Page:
http://www.stratfor.com/products/premium/read_article.php?id=293204&selected=Analyses

    There is the question of what USA has to offer for Turkey, which Turkey can not achieve byitself in the region after USA has redeployed and the region is open to Turkey like a women after an cesarean cut, and by this move the action area for other neighbours dramatically narrows in regions where Turkey acts.
    Iran therefore wants to ensure, that Turkey will not project power behind North-Iraq and taht Turkey restricts itself to North-Iraq.
    Iran giving licence to 2 Turkish oil-firms to drill in biggest natural gas field of world, "South-Pars", going to Joint-Veture with Turkey to transport Iranian gas 50/50 to Europe and opening Iranian electricity monopol sector for Turkish Electricity Firms to make major bucks there, is an investment by Iran which will pay for them in long-term. Iranian thinking is possibly to ensure, that Iran can expand into its influence areas in South-Iraq and Lebanon and Turkey has nothing to fear from economical terms by this expansion as Turkey therefore expands directly into Iran.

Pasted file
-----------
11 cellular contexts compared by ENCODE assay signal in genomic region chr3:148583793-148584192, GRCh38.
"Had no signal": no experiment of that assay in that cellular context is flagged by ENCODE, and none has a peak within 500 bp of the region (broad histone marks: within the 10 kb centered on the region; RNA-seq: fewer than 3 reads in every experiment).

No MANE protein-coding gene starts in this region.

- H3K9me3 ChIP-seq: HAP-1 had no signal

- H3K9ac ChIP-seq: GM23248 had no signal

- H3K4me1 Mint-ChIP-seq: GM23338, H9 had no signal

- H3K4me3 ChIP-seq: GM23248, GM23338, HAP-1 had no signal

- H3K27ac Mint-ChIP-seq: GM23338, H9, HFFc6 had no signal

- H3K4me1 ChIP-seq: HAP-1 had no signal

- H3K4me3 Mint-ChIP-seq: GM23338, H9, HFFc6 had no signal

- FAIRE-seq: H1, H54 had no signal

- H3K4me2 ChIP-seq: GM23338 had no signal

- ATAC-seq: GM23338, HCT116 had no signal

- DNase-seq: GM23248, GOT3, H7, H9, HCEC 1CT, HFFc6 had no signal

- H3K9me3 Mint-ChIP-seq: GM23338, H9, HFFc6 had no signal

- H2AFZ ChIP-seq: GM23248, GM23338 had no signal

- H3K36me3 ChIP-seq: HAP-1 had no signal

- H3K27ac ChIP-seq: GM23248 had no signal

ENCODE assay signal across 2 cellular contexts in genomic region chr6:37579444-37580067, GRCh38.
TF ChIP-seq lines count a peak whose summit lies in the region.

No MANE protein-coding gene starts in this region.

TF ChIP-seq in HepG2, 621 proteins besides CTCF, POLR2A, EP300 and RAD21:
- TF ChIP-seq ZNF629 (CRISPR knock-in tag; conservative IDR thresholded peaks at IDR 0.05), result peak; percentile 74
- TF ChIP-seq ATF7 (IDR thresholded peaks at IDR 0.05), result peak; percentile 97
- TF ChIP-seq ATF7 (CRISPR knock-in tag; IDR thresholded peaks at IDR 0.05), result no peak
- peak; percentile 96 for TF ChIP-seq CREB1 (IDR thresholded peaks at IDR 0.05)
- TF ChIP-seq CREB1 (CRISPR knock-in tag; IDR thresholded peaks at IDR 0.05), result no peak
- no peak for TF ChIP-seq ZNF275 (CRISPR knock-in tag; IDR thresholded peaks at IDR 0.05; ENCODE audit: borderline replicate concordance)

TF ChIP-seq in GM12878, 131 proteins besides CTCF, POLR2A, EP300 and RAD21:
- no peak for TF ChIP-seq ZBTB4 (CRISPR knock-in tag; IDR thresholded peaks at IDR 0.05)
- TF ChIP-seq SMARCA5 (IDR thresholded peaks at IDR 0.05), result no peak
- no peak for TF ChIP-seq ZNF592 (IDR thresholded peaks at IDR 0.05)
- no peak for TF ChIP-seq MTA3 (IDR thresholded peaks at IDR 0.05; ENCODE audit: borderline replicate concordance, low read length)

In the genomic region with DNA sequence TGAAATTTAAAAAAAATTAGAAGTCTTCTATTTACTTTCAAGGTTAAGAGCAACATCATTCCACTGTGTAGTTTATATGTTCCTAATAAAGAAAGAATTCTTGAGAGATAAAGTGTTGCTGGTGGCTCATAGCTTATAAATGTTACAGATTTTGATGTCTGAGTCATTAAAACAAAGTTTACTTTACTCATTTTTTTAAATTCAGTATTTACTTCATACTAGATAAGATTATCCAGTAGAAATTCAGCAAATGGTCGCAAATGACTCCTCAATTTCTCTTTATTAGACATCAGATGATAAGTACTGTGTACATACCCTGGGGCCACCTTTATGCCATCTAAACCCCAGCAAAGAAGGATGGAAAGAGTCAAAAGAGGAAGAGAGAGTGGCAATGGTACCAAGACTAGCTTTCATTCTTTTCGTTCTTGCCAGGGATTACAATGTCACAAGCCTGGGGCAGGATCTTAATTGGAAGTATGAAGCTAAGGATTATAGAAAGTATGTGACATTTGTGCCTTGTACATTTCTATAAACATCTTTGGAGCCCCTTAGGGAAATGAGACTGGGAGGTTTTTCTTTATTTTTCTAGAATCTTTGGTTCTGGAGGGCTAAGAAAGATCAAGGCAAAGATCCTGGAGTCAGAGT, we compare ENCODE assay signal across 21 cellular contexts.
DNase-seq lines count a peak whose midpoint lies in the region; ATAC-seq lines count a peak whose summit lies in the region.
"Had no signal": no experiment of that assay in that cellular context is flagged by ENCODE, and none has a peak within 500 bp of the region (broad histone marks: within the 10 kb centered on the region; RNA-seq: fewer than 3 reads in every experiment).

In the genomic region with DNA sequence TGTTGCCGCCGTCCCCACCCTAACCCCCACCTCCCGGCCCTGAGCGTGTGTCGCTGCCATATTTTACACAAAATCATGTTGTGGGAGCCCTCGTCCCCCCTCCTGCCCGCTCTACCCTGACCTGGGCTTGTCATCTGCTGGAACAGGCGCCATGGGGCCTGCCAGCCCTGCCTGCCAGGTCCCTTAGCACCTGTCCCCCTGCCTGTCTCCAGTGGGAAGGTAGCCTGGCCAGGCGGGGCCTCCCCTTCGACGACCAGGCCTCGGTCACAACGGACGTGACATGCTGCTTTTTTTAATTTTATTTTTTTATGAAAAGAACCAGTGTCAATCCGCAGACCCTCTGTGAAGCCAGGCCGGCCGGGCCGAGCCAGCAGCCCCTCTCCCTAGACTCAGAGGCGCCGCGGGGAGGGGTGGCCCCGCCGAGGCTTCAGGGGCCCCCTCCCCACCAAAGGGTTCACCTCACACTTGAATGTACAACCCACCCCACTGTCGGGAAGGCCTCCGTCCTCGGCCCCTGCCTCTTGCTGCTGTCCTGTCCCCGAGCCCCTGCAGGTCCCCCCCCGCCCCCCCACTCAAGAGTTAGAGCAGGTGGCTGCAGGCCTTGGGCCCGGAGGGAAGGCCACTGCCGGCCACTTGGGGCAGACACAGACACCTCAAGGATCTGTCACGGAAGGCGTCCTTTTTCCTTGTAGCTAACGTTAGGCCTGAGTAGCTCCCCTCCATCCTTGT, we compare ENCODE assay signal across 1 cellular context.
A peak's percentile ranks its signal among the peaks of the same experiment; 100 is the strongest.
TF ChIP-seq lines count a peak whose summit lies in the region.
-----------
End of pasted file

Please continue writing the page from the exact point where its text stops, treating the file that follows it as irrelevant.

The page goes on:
Deals with Turkey are economically maybe not rational but by strategic thinking they are from view of Iran.
    Against Arabs, Iran will be possible to force its power projection over them. The only obstacle is Turkey, in case of Turkey not restricting itself to North-Iraq and whirl-pooling Iranian plans. Turkey is another calibre then Saudi-Arabia and in an multiparty open conflict, what would be the case if Turkey expands into Middle and South Iraq would still be the horse to bet on.